Molecular dynamics

Molecular dynamics in confined geometry

Example for a surfactant stabilized microemulsion droplet. Water and oil may be replaced by various hydrophilic or hydrophobic substances, respectively.
Example for a surfactant stabilized microemulsion droplet. Water and oil may be replaced by various hydrophilic or hydrophobic substances, respectively.

When geometrical confinement on the nanometer scale is imposed on a glass forming liquid, usually by imbibing the liquid into a nanoporous material, molecular dynamics changes significantly. In many cases a pronounced decrease of the glass transition temperature Tg and a broadening of the α-relaxation peak is observed. One of the aims in studying glass formation in restricted geometry is to identify a characteristic lengthscale of the glass transition. One expects that as soon as the lengthscale of the confinement falls below such a characteristic length, pronounced deviations of the dynamics from bulk behaviour can be identified. However, as a combination of surface, pressure and finite-size effects play a role in these systems, experiments are usually difficult to interpret.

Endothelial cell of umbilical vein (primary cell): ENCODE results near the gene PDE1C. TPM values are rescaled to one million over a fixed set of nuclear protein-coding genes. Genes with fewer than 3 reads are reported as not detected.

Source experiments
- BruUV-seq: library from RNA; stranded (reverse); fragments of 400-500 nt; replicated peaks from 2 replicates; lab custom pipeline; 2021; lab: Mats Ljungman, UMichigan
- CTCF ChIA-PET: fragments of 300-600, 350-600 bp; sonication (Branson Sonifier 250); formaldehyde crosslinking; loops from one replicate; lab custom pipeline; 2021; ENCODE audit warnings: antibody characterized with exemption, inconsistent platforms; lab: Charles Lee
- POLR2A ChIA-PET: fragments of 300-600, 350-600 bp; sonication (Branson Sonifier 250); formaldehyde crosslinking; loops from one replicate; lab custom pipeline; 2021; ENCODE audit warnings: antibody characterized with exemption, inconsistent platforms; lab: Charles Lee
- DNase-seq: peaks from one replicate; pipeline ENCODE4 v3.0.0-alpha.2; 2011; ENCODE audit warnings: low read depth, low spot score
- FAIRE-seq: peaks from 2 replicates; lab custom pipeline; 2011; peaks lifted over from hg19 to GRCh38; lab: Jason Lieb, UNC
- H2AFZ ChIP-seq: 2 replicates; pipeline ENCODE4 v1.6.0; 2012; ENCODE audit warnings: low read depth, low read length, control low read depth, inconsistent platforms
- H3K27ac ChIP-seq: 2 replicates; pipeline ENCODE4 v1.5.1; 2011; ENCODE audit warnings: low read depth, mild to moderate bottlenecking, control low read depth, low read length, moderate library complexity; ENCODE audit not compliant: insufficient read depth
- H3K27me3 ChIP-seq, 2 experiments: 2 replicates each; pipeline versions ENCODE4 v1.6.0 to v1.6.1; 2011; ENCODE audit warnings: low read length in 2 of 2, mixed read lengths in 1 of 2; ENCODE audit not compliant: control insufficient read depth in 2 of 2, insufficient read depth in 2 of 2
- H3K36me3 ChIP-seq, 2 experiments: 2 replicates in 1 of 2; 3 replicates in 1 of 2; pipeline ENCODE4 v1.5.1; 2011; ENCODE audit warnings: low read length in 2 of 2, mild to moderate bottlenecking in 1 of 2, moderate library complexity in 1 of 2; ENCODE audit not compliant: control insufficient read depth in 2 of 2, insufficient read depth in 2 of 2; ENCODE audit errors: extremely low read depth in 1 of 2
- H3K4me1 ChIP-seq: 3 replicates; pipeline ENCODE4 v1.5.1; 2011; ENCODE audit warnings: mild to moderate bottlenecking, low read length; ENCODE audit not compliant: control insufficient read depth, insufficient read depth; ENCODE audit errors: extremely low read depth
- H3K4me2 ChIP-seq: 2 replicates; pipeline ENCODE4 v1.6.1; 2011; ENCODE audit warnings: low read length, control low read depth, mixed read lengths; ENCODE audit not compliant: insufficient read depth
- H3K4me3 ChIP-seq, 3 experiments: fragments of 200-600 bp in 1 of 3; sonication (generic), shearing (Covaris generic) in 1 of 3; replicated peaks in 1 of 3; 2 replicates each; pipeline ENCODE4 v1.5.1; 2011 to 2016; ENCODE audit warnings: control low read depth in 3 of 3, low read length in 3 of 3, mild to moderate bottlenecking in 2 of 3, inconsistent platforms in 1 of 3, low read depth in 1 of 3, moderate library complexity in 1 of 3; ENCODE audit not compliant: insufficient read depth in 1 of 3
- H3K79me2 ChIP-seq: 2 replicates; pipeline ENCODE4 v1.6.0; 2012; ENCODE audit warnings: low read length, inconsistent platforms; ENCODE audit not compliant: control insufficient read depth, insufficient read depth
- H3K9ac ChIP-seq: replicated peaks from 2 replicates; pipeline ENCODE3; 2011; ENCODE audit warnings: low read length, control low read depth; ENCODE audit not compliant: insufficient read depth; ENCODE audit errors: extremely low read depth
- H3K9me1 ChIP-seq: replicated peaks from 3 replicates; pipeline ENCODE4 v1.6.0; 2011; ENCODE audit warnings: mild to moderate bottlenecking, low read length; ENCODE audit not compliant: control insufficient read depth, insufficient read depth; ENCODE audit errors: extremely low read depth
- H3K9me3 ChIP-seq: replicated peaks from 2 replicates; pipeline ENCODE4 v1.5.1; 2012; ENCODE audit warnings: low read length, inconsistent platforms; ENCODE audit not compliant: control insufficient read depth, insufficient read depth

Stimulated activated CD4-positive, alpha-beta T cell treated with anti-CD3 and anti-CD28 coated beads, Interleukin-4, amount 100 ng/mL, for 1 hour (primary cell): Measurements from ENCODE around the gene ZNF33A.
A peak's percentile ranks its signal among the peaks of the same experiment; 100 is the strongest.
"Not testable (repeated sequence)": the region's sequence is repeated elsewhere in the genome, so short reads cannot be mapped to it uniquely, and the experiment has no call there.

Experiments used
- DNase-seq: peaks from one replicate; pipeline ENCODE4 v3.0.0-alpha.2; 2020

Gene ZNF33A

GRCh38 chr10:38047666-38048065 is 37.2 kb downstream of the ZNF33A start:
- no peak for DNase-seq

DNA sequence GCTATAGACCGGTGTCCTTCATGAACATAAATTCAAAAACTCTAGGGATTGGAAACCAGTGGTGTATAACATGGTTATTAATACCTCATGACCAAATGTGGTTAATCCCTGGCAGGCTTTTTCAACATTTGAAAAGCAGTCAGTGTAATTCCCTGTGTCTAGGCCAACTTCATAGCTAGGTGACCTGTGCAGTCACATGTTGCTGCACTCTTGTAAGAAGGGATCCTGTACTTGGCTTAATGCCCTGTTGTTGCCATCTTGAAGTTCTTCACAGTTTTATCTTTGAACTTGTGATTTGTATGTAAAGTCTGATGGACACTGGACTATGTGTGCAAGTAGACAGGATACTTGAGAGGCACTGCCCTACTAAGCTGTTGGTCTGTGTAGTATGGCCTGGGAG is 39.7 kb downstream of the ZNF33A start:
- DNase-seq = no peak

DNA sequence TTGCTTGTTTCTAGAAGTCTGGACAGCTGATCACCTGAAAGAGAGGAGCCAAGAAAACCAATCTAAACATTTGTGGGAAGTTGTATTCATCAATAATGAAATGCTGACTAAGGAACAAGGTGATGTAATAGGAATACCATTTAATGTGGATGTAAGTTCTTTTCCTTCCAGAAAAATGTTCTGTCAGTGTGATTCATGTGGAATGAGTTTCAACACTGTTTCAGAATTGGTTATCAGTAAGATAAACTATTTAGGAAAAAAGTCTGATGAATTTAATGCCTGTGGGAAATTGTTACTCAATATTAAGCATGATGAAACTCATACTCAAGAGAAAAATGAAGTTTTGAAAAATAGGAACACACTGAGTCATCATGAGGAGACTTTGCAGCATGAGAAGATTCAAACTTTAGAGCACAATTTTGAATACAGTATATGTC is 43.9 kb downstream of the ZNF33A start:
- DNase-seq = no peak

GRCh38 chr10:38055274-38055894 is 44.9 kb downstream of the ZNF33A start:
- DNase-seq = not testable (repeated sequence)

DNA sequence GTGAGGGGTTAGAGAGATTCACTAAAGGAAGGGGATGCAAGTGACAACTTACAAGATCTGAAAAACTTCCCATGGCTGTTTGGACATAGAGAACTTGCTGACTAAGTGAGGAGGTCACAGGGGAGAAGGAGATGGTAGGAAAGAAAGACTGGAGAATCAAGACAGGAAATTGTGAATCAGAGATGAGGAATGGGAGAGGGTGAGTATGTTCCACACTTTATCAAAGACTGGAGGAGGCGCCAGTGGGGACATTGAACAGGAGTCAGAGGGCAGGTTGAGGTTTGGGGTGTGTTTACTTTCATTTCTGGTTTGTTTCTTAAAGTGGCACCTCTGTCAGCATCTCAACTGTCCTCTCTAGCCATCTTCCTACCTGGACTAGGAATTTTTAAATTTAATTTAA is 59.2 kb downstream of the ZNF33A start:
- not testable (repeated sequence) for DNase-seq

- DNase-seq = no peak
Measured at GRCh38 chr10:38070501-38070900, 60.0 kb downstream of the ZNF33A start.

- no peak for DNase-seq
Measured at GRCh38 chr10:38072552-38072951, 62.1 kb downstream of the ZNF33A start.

At that point glassforming microemulsions are particularly interesting. Microemulsions are formed out of (e.g.) droplets of a hydrophillic substance (simplest: water) in a hydrophobic environement, usually an oil of some kind. The droplets are stabilized by a layer of surfactent molecules. When suitable substances are combined such a microemulsion can be stable down to the glass transition of its constituents and dynamics of the molecules confined in the droplets can be studied. If the glass transition temperature Tg of the droplets is above that of the continuous medium (i.e. Tg > TG) then dynamics in soft confinement can be studied and depending on the relation of Tg and TG surface, pressure and finite size effects may be separated. As experimental methods we apply amongst others dynamic light scattering, dielectric spectroscopy, differential scanning calorimetry, small-angle X-ray scattering, NMR and neutron scattering.

For further information please contact Dr. T. Blochowicz